For more information, including links to full documentation and access to data subsetting, visit the data catalog summary.

1.25 km AVHRR Polar Pathfinder Data Now Available

The AVHRR Polar Pathfinder Twice-Daily 1.25 km EASE-Grid Composites are now available from NSIDC. These products cover both poles and consist of twice-daily gridded and calibrated satellite channel data and derived parameters. Data products include calibrated, geolocated versions of the five Advanced Very High Resolution Radiometer (AVHRR) channels, clear sky surface broadband albedo and skin temperature, solar zenith angle, satellite elevation angle, sun-satellite relative azimuth, surface type mask, cloud mask, orbit mask, time of acquisition, and ice motion vectors.

The data set supports regional studies of polar climate, snow cover, sea ice, and surface melting at the best possible resolution available for daily polar coverage during the previous decade. The products were developed in conjunction with the 5 km AVHRR Polar Pathfinder data sets and the passive microwave brightness temperatures contained in the SSM/I and SMMR Pathfinders available at NSIDC. Current applications of the data sets include surface melting studies, snow cover variability and extent, sea ice extent and dynamics, albedo variations, and climate change studies related to monitoring ice shelf extent.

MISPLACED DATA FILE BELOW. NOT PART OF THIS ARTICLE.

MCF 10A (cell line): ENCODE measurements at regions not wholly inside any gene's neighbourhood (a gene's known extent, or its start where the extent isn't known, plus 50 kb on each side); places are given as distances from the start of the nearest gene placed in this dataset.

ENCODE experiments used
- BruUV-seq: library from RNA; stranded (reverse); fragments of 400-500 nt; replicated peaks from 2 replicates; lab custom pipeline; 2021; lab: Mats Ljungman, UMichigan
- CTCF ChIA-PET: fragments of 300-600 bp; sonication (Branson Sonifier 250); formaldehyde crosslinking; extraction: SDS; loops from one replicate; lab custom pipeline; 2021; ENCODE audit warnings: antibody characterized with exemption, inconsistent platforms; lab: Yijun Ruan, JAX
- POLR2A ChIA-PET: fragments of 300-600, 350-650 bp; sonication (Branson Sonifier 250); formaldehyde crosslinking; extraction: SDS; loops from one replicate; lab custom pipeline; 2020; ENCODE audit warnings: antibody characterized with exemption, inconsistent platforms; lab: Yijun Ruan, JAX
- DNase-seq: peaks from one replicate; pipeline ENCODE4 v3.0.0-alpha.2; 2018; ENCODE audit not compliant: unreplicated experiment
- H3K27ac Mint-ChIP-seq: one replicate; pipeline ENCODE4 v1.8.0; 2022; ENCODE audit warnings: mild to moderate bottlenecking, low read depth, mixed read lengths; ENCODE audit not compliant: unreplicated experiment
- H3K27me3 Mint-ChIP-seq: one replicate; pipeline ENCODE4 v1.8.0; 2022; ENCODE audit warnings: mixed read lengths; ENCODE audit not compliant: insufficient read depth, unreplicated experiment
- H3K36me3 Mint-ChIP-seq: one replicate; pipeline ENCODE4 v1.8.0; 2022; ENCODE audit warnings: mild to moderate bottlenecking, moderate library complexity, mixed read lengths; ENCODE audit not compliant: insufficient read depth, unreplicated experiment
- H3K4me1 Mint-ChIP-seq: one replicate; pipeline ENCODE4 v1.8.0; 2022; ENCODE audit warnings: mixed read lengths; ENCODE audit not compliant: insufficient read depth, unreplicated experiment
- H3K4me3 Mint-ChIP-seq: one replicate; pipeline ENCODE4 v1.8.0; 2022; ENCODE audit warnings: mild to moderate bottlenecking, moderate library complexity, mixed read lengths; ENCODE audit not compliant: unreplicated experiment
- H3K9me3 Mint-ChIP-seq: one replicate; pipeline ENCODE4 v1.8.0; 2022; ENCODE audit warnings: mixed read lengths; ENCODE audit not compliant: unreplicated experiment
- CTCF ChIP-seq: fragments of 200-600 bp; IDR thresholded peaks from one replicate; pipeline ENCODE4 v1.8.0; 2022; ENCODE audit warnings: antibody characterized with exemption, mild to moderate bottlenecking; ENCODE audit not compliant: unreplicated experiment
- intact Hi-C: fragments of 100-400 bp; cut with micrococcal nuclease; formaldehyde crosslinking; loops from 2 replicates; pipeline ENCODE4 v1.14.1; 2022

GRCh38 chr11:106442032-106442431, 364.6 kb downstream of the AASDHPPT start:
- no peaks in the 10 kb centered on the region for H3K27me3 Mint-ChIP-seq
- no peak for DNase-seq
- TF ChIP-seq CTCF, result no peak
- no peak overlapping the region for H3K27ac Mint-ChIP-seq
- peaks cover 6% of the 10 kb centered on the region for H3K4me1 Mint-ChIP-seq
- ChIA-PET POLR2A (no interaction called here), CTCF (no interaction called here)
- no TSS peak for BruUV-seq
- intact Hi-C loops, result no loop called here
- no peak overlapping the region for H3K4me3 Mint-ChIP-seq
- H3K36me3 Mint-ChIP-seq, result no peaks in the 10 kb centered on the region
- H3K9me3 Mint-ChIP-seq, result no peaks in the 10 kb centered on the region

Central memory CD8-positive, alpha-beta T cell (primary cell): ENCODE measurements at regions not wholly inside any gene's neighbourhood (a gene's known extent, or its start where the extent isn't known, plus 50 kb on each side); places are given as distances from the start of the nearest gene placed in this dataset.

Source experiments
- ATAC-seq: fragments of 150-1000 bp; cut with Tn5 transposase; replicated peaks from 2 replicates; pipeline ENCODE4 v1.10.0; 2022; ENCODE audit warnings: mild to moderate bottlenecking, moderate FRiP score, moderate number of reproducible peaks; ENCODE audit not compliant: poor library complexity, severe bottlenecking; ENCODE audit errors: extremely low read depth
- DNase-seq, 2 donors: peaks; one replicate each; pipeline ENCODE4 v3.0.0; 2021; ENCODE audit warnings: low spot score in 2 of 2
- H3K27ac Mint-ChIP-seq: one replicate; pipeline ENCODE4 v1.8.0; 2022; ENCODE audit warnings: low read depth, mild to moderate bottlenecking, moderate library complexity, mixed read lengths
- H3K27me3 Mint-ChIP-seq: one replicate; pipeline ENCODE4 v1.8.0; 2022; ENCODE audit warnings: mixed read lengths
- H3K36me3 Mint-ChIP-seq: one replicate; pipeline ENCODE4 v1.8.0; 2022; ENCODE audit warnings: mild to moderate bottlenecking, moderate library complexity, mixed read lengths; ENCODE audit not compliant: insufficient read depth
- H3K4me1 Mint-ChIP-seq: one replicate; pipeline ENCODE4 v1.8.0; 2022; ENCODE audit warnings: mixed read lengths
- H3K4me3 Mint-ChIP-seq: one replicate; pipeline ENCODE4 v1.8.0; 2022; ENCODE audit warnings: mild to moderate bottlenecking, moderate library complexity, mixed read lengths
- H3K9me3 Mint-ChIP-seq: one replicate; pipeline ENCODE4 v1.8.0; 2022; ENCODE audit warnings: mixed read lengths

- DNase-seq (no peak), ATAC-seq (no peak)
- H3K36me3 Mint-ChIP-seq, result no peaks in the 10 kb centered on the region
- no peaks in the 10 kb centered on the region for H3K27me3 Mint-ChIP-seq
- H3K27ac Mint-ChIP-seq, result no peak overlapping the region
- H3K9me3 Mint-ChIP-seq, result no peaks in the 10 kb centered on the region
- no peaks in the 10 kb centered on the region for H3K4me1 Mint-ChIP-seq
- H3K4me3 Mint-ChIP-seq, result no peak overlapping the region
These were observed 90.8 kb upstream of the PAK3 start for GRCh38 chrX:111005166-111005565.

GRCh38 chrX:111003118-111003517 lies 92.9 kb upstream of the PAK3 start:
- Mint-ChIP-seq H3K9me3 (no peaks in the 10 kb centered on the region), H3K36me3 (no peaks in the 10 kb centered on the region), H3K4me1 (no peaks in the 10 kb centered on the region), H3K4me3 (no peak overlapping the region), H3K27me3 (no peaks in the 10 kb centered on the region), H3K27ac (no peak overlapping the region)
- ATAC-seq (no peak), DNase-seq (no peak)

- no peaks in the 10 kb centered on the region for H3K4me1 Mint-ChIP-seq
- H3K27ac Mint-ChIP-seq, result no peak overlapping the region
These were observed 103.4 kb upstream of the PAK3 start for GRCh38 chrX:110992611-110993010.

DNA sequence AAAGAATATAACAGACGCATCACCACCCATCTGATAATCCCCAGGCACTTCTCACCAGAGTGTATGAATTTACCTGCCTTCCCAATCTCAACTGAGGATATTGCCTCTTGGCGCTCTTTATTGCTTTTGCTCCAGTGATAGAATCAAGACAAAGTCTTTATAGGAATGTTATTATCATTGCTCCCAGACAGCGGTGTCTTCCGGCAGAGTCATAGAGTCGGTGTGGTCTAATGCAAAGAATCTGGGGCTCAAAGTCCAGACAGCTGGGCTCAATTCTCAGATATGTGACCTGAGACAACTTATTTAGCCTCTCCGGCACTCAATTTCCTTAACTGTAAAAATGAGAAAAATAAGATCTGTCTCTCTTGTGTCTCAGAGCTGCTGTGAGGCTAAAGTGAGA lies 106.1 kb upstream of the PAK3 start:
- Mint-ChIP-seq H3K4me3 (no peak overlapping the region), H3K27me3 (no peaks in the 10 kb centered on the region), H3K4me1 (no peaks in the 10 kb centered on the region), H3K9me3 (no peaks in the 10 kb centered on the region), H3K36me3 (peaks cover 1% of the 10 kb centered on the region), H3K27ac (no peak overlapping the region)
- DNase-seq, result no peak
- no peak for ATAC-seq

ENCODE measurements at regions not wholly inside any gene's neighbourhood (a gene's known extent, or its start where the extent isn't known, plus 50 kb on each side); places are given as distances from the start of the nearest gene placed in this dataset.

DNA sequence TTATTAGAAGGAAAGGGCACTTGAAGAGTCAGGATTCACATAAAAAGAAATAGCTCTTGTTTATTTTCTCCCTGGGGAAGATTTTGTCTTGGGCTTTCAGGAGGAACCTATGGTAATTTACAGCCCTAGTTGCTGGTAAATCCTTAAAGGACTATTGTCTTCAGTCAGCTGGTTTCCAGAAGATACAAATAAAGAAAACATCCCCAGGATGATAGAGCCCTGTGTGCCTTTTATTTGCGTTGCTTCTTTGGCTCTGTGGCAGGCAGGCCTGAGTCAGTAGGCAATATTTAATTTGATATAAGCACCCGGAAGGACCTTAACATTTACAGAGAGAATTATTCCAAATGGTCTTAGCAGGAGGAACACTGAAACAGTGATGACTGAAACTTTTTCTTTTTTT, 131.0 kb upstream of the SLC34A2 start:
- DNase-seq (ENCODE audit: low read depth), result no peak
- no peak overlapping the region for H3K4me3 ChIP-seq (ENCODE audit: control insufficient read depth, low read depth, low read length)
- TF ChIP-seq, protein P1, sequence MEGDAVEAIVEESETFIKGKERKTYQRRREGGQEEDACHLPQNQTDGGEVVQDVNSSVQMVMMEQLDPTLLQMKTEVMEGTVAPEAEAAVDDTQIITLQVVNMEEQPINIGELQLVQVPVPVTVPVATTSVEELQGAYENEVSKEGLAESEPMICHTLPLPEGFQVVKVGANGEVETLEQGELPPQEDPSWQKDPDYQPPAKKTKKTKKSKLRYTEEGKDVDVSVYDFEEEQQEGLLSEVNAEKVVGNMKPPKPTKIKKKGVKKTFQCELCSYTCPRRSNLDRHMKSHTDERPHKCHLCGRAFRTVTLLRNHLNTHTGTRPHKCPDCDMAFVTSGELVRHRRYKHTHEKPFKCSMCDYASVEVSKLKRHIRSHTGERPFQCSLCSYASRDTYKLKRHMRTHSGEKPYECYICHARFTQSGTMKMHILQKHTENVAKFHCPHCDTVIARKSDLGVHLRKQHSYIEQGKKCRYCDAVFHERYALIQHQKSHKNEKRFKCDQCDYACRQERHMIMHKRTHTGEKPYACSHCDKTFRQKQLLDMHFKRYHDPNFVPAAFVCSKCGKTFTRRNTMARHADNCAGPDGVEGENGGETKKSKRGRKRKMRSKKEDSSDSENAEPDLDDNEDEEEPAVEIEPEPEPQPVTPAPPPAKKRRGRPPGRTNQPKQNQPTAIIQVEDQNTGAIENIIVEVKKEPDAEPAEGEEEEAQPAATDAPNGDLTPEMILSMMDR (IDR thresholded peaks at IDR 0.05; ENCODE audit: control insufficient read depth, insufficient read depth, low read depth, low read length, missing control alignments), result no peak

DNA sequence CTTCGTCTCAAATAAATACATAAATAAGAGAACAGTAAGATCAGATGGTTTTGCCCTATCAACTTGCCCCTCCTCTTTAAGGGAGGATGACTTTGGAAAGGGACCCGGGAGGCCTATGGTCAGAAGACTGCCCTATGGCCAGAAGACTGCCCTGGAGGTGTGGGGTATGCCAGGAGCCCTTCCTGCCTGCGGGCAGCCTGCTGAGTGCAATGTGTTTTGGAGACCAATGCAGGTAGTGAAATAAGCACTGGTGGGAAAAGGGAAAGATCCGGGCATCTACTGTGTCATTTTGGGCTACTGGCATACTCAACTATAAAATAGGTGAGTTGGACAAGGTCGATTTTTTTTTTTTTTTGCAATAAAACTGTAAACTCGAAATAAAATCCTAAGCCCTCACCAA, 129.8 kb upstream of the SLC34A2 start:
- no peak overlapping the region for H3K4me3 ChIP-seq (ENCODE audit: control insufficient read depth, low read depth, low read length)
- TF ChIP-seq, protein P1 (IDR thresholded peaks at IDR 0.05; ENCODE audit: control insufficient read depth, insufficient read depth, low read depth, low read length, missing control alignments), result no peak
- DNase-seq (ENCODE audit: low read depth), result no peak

Data are composited onto two grids per day based on common local solar times and scan angle. AVHRR local area coverage (LAC) and High Resolution Picture Transmission (HRPT) level 1b data are used to generate the Polar Pathfinder products at grid spacings of 1.25 km. AVHRR Polar Pathfinder data extend poleward from 48.4 degrees north and 53.2 degrees south latitudes, from August 1993 through December 1998 for the Northern Hemisphere, and from April 1992 through January 1996 for the Southern Hemisphere. Data are in 1-byte and 2-byte integer grid format. File sizes for non-subsetted data range from 52 MB to 104 MB for the Northern Hemisphere, and from 41 MB to 82 MB for the Southern Hemisphere. Ice motion vectors are in ASCII text format, with file sizes of 8 MB for the Northern Hemisphere and 6.3 MB for the Southern Hemisphere. Data are available on 8 mm tape or by ftp.